for more click on the image or go HERE.
The new law honors the hardworking service workers in our city while making sure that all participants can prosper.
With federal and state governments stalled, the Portland City Council listened to residents, economists and other knowledgeable people, then stepped up and enacted a higher minimum wage. As Gov. LePage has said on other subjects, important decisions should be left to the government operating closest to the people.
On Jan. 1, 2016, Portland’s minimum wage for all workers will rise from the state minimum of $7.50 to $10.10. A year later, it increases to $10.68 and annually thereafter will increase with the cost of living.
With the council vote, Portland became one of just 20 of the nation’s 20,000 municipalities to adopt a wage above prevailing state and federal minimums. No other municipality in New England or the Eastern Seaboard outside Washington, D.C., has done so. Continue reading
By Ramona du Houx
According to the Food and Nutrition Service’s most recent report, the Maine Department of Health and Human Services (DHHS) has the lowest application procession timeliness rate in the country for the food stamp program— known as the Supplemental Nutrition Assistance Program (SNAP).
From January to June of 2015 the state’s processing time rate was 68.97 percent. It is an appalling figure that has led Maine to become known as the worst state in delivering SNAP assistance. Maine is now ranked 53 out of 53 agencies that deliver SNAP.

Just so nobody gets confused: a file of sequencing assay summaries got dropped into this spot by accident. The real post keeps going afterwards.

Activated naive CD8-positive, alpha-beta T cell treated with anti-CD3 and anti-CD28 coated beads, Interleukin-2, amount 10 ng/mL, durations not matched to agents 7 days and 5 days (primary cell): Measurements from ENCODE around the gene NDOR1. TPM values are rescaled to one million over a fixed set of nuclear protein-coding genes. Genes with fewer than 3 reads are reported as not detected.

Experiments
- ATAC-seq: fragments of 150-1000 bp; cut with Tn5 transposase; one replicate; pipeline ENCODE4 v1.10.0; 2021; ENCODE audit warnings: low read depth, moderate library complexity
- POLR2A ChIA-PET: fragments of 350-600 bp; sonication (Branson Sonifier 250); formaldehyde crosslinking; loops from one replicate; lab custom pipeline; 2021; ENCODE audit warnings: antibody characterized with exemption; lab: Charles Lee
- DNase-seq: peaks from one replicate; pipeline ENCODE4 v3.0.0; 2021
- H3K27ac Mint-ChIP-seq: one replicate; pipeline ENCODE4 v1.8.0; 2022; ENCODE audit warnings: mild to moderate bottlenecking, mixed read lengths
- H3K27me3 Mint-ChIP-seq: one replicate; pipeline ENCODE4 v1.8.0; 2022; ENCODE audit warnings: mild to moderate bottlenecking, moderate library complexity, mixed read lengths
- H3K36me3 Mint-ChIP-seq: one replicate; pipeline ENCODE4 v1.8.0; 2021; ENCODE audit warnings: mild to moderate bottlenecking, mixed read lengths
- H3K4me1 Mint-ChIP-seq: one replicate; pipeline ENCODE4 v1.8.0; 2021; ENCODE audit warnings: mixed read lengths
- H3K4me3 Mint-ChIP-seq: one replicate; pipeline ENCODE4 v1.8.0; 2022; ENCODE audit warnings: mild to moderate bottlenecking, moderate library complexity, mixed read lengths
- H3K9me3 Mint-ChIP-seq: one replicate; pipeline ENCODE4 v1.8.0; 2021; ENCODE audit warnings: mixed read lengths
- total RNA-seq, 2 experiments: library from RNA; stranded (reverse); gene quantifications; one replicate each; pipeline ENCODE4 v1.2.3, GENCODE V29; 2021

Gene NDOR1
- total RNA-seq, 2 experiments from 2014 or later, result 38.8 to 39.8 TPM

Applicants should receive SNAP benefits by the 7th day from the date of application. Maine’s worst processing case, number 78901234 of 2014, took 59 days to process.
Imagine the anxiety of a parent having to wait for assistance to feed their children.
Senate Democratic Leader Justin Alfond is demanding immediate accountability from DHHS Commissioner Mary Mayhew and Gov. Paul LePage after the Department of Health and Human Services over the issue.
“While more and more people in our state don’t have enough to eat, the Department is dragging its feet,” said Sen. Alfond. “Maine children and seniors who are playing by the rules and eligible for food assistance are left hungry and waiting because DHHS can’t or won’t do its job.”
It’s important to remember that SNAP is a federal program where no state funds are used.
In a Dec. 7 letter, the U.S. Department of Agriculture notified DHHS that it faced a potential loss of federal SNAP administration funds if DHHS doesn’t improve its delivery rate. In fiscal year 2014, that funding was roughly $10.2 million.
The letter outlined the Department’s failure to process SNAP applications on time. Those delays mean hungry Mainers miss more meals because of broken DHHS bureaucracy. It detailed the state’s “chronically poor performance” in meeting laws “meant to protect a low-income household’s right to receive nutrition assistance benefits in a timely manner.”
If DHHS loses its contract with the federal government to deliver SNAP in a timely way — so people are not put at risk from hunger — the federal government would find another agency to deliver the SNAP benefits to people.
The letter also described DHHS’s failure to adequately address problems in its administration of SNAP, which have been raised again and again by the USDA.
“DHHS has shown a brazen disregard for accountability,” said Sen. Alfond. “They have bristled at those who would hold them responsible for the dangerous conditions at Riverview, the sudden decision to end contracts that provide needed health care services, and now, the failure to administer the SNAP program. Now the state faces a potential multi-million dollar penalty for that mismanagement.”
Sen. Alfond is exploring his options to hold the department accountable and ensure it is fulfilling its mission to serve Maine people.
Sen. Alfond is also leading an effort to ensure school children are fed during summer months when there is no access to meals at their schools.